On one side is Marco Gonzalez, an Encinitas environmental attorney who represents the Surfrider Foundation’s San Diego chapter. Gonzalez touts Bajagua as the best option for cleaning up a pollution source that kept beaches closed 83 days last year in Imperial Beach.
On the other side is Serge Dedina, Wildcoast’s executive director. Dedina denounces Bajagua as “a campaign of legal bribery to basically hijack the political system.”
And somewhere in the middle is Bruce Reznik, executive director of San Diego Coastkeeper, an environmental organization focused on improving water quality. He has remained neutral, saying he hoped to be a calming voice of reason in a stormy debate.
All three groups have received funding from the foundation. Since 2002, Coastkeeper has received $390,000 in grants; Wildcoast has gotten $281,000; Surfrider has received $7,425.
“We never want to see the groups that we work with – who care passionately about the community – get at odds with each other,” Kelly said. “We may disagree, but we need to keep it at a very collegial level. And sometimes we can provide some data or information that can clarify the situation better. And that’s what this is all about.”
Cory Briggs, a San Diego-based environmental attorney, will lead the review, which is expected to take about a month and be released publicly once complete. He has toured Tijuana and planned to meet Friday with Bajagua representatives.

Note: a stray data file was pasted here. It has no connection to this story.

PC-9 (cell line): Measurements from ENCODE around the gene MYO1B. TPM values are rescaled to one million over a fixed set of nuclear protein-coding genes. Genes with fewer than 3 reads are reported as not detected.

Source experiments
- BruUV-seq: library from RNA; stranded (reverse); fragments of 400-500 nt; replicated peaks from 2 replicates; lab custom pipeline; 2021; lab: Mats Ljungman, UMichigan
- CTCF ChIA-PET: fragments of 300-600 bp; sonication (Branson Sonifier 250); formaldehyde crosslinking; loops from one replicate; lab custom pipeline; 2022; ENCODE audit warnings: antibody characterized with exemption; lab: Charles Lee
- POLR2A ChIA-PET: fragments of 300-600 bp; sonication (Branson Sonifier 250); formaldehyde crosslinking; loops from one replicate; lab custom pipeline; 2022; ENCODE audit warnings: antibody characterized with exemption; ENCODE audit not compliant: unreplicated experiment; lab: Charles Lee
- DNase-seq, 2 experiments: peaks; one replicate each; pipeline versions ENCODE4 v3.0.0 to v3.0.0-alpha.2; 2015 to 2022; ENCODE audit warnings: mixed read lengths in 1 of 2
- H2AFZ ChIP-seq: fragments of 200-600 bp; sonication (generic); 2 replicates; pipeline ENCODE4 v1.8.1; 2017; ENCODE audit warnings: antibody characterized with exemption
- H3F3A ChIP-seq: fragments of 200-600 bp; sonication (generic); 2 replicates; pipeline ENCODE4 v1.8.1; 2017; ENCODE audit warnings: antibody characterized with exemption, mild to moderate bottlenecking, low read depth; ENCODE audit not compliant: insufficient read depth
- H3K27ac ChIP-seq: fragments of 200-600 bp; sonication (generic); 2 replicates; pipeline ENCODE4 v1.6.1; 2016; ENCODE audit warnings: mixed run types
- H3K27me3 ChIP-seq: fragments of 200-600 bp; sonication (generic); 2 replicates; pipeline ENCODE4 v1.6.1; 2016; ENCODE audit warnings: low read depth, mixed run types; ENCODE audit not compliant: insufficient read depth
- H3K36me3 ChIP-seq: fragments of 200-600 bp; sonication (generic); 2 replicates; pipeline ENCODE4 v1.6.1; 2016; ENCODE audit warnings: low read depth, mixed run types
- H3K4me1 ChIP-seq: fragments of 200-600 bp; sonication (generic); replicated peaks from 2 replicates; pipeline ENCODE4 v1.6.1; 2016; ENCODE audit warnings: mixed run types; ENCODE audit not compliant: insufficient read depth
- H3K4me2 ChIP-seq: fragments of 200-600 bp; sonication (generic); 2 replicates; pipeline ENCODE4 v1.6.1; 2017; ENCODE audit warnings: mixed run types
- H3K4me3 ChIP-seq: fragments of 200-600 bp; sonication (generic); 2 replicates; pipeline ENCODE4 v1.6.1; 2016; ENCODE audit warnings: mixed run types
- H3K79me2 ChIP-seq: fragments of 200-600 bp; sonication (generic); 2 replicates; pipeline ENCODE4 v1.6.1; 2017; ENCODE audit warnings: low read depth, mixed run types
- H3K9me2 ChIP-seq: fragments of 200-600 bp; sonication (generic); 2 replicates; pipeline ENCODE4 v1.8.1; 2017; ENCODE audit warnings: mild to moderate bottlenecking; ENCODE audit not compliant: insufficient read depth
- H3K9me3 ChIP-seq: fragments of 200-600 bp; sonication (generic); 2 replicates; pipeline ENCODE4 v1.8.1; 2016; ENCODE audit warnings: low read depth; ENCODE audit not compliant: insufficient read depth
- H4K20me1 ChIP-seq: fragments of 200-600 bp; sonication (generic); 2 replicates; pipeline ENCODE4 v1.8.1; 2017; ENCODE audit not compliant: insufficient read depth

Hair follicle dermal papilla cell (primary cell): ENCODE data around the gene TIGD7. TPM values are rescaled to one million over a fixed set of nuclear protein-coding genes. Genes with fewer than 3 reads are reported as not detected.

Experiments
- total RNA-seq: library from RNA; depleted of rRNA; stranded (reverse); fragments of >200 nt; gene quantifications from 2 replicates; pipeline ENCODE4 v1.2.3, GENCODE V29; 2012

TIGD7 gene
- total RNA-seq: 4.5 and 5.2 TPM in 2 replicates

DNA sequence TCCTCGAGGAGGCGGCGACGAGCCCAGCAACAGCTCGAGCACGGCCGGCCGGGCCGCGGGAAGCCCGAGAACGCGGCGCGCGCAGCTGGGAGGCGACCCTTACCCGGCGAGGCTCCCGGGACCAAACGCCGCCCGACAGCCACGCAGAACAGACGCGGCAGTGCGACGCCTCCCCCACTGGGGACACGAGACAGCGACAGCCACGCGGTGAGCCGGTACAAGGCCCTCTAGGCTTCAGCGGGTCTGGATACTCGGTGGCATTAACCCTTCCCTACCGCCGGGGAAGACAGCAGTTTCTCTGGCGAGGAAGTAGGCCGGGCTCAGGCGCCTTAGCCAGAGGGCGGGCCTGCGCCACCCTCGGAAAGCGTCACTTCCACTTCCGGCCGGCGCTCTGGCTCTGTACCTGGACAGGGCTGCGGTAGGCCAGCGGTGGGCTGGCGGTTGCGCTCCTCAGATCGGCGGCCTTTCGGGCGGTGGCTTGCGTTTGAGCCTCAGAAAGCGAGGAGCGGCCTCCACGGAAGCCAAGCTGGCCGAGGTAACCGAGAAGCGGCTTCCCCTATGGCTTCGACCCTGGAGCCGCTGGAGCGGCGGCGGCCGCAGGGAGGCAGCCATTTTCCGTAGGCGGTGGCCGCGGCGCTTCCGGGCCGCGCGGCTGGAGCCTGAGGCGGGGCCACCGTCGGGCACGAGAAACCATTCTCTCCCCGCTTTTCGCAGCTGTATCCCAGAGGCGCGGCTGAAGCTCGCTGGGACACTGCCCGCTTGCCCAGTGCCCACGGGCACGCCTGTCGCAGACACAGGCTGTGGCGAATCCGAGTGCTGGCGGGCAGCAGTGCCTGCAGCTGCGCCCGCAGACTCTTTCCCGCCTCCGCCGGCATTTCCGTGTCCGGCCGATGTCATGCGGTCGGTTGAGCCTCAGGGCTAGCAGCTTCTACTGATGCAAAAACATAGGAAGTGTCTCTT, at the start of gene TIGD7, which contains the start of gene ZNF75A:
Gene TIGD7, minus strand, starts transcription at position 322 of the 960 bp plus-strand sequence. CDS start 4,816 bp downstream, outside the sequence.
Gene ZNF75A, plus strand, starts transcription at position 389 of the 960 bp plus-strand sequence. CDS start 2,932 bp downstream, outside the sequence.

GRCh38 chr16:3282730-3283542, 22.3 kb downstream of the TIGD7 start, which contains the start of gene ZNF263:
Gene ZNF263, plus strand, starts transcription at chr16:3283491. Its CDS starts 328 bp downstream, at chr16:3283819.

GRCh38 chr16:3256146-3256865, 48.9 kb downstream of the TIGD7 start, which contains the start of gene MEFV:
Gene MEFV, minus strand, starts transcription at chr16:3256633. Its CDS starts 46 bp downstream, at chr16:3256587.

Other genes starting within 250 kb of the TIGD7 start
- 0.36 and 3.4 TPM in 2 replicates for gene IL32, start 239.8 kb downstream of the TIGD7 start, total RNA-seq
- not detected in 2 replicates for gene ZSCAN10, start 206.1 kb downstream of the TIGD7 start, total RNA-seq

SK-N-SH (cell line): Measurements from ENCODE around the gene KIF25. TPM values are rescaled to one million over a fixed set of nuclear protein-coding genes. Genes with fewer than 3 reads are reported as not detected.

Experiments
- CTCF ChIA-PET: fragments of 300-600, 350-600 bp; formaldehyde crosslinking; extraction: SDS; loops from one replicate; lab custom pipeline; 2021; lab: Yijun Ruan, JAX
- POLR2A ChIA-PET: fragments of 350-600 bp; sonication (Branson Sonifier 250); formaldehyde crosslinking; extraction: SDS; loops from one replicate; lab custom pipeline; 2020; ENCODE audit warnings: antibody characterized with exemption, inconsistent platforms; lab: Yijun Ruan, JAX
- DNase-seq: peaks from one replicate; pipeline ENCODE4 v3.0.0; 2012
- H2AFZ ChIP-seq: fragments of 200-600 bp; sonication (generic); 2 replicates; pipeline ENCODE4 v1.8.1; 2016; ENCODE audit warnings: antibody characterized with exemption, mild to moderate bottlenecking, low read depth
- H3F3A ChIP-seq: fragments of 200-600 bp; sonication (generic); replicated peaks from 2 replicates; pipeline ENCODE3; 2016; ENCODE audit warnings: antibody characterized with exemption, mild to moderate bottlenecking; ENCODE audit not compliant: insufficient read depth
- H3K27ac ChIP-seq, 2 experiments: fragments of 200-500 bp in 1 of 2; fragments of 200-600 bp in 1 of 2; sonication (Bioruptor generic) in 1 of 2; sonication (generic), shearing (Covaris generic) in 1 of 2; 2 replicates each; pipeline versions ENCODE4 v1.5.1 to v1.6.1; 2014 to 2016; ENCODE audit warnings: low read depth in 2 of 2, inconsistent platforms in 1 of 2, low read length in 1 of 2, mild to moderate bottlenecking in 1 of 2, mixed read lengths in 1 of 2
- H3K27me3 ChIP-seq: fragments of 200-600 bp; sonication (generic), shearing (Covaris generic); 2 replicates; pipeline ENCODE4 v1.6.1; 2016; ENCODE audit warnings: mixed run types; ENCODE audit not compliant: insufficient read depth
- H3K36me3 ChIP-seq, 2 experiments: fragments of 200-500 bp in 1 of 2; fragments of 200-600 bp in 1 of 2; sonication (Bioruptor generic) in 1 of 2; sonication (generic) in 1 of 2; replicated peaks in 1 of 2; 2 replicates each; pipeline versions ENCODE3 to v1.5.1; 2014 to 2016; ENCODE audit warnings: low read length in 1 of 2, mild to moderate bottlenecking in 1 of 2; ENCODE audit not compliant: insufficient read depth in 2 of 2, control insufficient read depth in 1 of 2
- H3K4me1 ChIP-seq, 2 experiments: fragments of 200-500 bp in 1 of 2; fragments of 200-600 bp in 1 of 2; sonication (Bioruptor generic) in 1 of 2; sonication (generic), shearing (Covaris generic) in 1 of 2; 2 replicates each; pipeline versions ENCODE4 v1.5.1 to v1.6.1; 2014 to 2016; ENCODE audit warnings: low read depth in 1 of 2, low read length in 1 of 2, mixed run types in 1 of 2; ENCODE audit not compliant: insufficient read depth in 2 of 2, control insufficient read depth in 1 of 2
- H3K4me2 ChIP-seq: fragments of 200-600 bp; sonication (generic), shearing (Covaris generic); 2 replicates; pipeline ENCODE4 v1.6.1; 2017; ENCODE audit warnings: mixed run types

“I’m really at the beginning,” Briggs said. “We don’t know whether this is going to be a report about Bajagua or border sewage with Bajagua as an obvious component of that.”
Bajagua spokesman Craig Benedetto said he harbors concerns about the report’s objectivity, noting that Dedina’s wife, Emily Young, works at the foundation.
But, he said, “we’ll wait to see the outcome of Mr. Briggs’ work.”
It isn’t clear whether the report will ameliorate the rhetorical vitriol among environmentalists. Coastkeeper’s Reznik said he will likely take a stand based on the report’s outcome. Kelly said the report will not bind any organization the foundation supports.
In the meantime, Gonzalez and Dedina are left with their feud. Their rhetoric quieted after a February voiceofsandiego.org story detailed their divisions. But it has again gained momentum. Pointing to the wrestlers and that ruby-red billboard, Gonzalez said he’s had enough. He has challenged Dedina to debate Bajagua’s merits.
“My goal is for the Imperial Beach community to understand the full argument,” Gonzalez said, “because I don’t think Wildcoast is doing the community service by giving them sound bites and hiding the facts.”
Dedina has not agreed to the debate. Asked whether he’d face off with Gonzalez, he said: “This is not about me or anybody else in the environmental community. This is about making sure our community is heard in the larger political system.”
Is that a no?
“Like I said, this is not about me and Marco,” Dedina said. “This is not personal. We’re engaging our community.”